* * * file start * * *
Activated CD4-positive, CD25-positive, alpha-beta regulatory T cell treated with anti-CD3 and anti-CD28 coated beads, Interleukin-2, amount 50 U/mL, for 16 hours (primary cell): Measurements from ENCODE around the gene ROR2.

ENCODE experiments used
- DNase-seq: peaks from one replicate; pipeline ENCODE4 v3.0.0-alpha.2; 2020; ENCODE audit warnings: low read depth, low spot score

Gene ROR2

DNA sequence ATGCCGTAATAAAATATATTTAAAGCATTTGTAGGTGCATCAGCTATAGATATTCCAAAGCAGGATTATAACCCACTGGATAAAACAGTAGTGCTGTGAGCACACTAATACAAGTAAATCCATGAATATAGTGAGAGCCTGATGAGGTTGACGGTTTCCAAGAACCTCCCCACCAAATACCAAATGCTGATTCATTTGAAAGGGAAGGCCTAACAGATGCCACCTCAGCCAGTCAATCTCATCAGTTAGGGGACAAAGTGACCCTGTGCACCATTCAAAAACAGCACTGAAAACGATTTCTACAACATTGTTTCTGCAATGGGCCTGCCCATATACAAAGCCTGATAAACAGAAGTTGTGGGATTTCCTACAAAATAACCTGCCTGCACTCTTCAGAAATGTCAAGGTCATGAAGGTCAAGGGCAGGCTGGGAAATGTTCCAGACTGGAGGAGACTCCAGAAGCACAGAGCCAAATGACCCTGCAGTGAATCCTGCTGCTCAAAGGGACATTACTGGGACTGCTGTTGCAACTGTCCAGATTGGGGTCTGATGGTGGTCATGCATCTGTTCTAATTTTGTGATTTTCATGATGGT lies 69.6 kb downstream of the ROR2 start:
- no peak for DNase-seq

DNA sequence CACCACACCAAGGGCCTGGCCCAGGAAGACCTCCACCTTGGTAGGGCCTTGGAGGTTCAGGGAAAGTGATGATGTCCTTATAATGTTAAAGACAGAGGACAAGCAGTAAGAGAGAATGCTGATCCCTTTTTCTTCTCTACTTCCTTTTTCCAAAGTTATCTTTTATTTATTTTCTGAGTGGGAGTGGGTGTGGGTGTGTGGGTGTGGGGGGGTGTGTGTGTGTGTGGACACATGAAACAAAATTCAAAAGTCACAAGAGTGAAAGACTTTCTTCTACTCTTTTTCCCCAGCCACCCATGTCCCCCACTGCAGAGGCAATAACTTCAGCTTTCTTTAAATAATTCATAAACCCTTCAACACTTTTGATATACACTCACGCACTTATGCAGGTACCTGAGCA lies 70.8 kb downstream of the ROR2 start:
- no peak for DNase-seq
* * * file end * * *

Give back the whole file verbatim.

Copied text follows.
Activated CD4-positive, CD25-positive, alpha-beta regulatory T cell treated with anti-CD3 and anti-CD28 coated beads, Interleukin-2, amount 50 U/mL, for 16 hours (primary cell): Measurements from ENCODE around the gene ROR2.

ENCODE experiments used
- DNase-seq: peaks from one replicate; pipeline ENCODE4 v3.0.0-alpha.2; 2020; ENCODE audit warnings: low read depth, low spot score

Gene ROR2

DNA sequence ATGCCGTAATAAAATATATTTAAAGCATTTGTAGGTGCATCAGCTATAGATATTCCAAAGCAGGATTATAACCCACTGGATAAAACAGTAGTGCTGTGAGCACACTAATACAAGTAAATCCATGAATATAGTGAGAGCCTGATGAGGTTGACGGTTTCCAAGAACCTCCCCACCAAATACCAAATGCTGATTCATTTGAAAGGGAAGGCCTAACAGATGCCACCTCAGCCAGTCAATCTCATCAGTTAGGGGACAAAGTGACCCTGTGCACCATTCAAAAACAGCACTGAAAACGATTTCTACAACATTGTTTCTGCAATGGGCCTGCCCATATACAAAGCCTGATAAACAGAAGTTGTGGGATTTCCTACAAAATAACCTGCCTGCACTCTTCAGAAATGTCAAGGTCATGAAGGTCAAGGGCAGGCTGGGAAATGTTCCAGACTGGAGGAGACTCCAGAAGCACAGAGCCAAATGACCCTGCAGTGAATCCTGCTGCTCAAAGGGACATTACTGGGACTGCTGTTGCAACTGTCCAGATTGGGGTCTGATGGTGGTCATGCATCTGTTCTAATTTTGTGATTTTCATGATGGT lies 69.6 kb downstream of the ROR2 start:
- no peak for DNase-seq

DNA sequence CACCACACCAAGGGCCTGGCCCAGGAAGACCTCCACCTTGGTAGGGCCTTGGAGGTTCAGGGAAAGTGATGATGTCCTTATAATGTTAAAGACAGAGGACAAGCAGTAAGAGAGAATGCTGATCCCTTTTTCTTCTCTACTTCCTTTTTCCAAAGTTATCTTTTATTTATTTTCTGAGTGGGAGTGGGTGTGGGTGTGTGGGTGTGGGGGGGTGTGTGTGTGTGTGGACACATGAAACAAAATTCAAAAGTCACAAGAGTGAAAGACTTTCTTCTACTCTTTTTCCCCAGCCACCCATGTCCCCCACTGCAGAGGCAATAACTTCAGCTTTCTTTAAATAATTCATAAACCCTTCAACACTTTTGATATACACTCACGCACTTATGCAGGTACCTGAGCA lies 70.8 kb downstream of the ROR2 start:
- no peak for DNase-seq